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Emergency Response Drills

The safety and welfare of our students and staff is one of our highest priorities in District 103 and the thought of a hostile intruder in our schools is not a pleasant one. We have worked collaboratively with local law enforcement officials to review our safety plans and identify ways in which we can strengthen our safety procedures. As a result of these reviews, we have updated our guidelines and procedures regarding State required emergency response drills for the 2021-2022 school year.

Specifically, we have adopted procedures for school lockdowns that we, as well as our local police department, and the Office of Homeland Security, believe are more effective in the unlikely event there is an armed intruder in one of our buildings. This program is called ALICE.

ALICE is an acronym for Alert, Lockdown, Inform, Counter, Evacuate. It is an enhanced lockdown technique that calls for making active decisions. We believe the ALICE protocol provides options to our staff and students in an emergency situation. Below is an overview of the ALICE protocol. More information can be found by visiting the ALICE Training Institute Parent Resources website.

Alert ~ Use of clear concise language to convey the type and location of the event.

Lockdown ~ Doors are locked to provide a time barrier and give students and teachers time to recognize the threat and decide how to react.

Inform ~ If possible keep teachers, students, and police up to date on the location of the armed intruder inside the school.

Counter ~ Apply skills to distract, confuse and gain control.

Evacuate ~ Leave the premises and get away from the danger as soon as possible.

On Tuesday, October 19, we will work with the local police department to practice ALICE in a way that is grade level appropriate. Students are permitted to ask questions during the drill so they can be better prepared in the event of an emergency. Drills will take place at the following times:

  • Sprague - 9 a.m.

  • Daniel Wright - 9:45 a.m.

  • Half Day - 10:30 a.m.

If you would like to opt out of your child participating in the Emergency Response Drills, please fill out this Google Opt Out Form by Friday, October 15, 2021.

How ALICE works at Sprague

  • Similar to our fire and tornado drills, it is important for us to practice what to do if there is a danger in or around our school building.

  • Teachers will lead an introductory lesson in their classrooms to learn what to do when we need to lock down at Sprague to be safe. We will provide a lesson in the current classroom setting where students already feel safe as part of our learning community. This lesson will provide a developmentally appropriate presentation and include a reading of the book, "I'm Not Scared, I'm Prepared." This lesson focuses on students listening to their teachers and following directions. We do not use the term “active shooter.”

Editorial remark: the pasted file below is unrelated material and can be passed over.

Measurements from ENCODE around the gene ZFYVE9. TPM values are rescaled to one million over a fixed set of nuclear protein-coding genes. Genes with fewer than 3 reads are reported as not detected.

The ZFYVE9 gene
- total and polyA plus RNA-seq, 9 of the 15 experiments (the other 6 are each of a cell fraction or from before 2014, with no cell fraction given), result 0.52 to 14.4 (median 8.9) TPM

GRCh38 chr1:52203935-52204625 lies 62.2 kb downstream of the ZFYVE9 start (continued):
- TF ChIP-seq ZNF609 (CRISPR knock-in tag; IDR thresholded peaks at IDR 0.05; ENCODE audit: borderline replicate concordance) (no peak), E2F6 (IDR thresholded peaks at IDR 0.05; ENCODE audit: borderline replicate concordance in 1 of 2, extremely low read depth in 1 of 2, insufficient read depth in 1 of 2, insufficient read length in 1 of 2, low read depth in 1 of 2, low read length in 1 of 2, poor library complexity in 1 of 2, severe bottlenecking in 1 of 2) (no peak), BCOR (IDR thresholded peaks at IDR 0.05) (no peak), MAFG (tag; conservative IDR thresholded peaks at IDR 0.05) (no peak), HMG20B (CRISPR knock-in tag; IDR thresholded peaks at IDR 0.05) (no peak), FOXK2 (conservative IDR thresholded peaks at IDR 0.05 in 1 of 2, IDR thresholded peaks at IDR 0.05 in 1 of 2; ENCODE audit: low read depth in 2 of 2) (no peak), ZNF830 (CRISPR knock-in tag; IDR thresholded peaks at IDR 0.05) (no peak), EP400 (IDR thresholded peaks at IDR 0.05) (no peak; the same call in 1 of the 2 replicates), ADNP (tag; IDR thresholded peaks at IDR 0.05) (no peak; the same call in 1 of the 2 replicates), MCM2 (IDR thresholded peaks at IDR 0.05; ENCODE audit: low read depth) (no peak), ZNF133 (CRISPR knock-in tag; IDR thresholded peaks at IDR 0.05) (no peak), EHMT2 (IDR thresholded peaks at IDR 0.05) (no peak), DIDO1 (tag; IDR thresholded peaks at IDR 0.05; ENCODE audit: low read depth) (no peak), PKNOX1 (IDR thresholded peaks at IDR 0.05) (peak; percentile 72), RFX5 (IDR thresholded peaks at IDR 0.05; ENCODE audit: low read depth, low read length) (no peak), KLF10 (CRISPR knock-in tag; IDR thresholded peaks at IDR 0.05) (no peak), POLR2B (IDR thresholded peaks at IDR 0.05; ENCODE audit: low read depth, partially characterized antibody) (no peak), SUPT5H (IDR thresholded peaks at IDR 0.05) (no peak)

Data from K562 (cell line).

• We will be using a set of common terms for consistent understanding throughout the lessons.

  • Students will only practice a traditional lock down. We will not evacuate or counter as this is not developmentally appropriate.

How ALICE works at Half Day

  • Teachers will educate students about ALICE, including a reading of the book, “I’m Not Scared, I’m Prepared."

  • Similar to our fire and tornado drills, it is important for us to practice what to do if there is a danger in or around our school building. There could be an unknown visitor to the school building or a big accident on a street near Half Day School. If there is a danger, we need to know what to do. If students hear over the announcements that we are in a lockdown, it will be time to remember what we have learned about ALICE, look and listen for clues. and decide the best course of action. It is important that we use what we know, stay calm, and listen for directions.

How ALICE works at Daniel Wright

  • During the drill, some DW teachers, building staff, and students will practice evacuating the building.

  • Others will practice barricading the classroom door and discuss using evasive distractions to counter (and get away from) an armed intruder.

An important reminder is to know that the best way to deal with an armed intruder is to not deal with them at all. This is most effectively accomplished through information sharing. Many of the tragedies that have occurred in schools were preceded by acts or statements that either were not shared by people who knew about the possible crisis or were not taken seriously enough by those who were informed.

Here in District 103, our students can trust that they will be taken seriously should they overhear strange conversations and decide to tell someone in authority, i.e. parents, teachers, police, principals. If you have any questions about the ALICE drills, please reach out to your child’s principal.